9100 Trask Ave., Garden Grove, (714) 899-8273.
Shaanxi Gourmet — I’m pretty sure that most Chinese restaurants are prepared to serve you a plate of cold noodles, even if most of them may remind you of those squishy, claylike sesame noodles that New York delivery restaurants tend to throw in for free with a $25 order. There’s nothing wrong with them that a packet or two of chile sauce can’t fix, but they’re probably not the noodles you fell asleep dreaming of last night. But the trembly, translucent cold steamed noodles at Shaanxi Gourmet, liang pi – those are different: subtly enhanced with the flavor of toasted chiles, tossed with crunchy slivered cucumber, sprinkled with a little vinegar, garnished with springy, sauce-soaked cubes of pure gluten … and mysteriously yet profoundly refreshing; satisfying in a dozen different ways. You could pay the extra 35 cents and get some sesame paste thrown in too, but don’t bother. You might as well get a spicy lamb burger though. I mean, you’re there.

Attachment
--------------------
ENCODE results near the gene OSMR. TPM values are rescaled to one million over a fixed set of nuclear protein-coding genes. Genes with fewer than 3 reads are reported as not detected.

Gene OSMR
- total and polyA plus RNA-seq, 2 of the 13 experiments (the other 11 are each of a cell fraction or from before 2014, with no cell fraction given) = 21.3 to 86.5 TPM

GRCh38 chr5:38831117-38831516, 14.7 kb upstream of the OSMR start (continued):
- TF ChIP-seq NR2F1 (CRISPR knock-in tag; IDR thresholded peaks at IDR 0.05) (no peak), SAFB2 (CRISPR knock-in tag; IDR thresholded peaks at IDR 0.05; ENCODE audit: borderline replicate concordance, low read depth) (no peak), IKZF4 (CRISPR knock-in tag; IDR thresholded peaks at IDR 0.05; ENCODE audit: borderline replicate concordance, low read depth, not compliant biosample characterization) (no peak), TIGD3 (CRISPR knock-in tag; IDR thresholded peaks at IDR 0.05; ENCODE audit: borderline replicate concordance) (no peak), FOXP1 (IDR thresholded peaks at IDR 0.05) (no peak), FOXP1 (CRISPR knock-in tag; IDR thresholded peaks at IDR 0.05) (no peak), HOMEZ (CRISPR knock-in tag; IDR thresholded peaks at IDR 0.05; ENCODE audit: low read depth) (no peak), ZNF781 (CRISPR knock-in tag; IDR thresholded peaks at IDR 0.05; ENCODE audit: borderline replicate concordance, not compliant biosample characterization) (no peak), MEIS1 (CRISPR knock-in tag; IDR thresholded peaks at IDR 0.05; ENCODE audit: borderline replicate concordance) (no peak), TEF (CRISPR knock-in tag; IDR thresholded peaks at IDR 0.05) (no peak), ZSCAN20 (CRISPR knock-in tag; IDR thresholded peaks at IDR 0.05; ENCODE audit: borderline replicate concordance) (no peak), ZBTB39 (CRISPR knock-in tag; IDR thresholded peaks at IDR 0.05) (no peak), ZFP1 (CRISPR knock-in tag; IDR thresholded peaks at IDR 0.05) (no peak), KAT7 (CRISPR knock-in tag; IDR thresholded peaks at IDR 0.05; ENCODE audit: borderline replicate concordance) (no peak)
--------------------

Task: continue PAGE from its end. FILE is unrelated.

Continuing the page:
8518 E. Valley Blvd., Rosemead, (626) 288-9886.
Marugame Monzo — Ramen is the hedonist’s Japanese noodle, designed for sensation. Soba, gingerly fashioned from buckwheat, is best when it is most austere. Thick, substantial udon is the family noodle, tasting of wheat and salt, suited to wintry broths but also brilliant when served ice-cold. Marugame Monzo is that udon place a couple of doors down from Daikokuya in Little Tokyo, always full but never crowded, with the udon master always visible working his dough behind a glass window in the back. Daikokuya’s cold summer ramen is good, delicious even. But served as austere zaru udon, cold, with a dipping sauce of soy, broth and grated radish, Monzo’s admirable noodles taste admirably of themselves. The cold udon is at its best as bukkake udon — do not look this up on the Internet. You moisten the noodles with a drizzle of cool broth, but the flavor comes mostly from the sharpness of the garnish: pickled plum with a bare shiso leaf or two and a sac of seasoned roe. It is the clean, crisp taste of Japanese summer.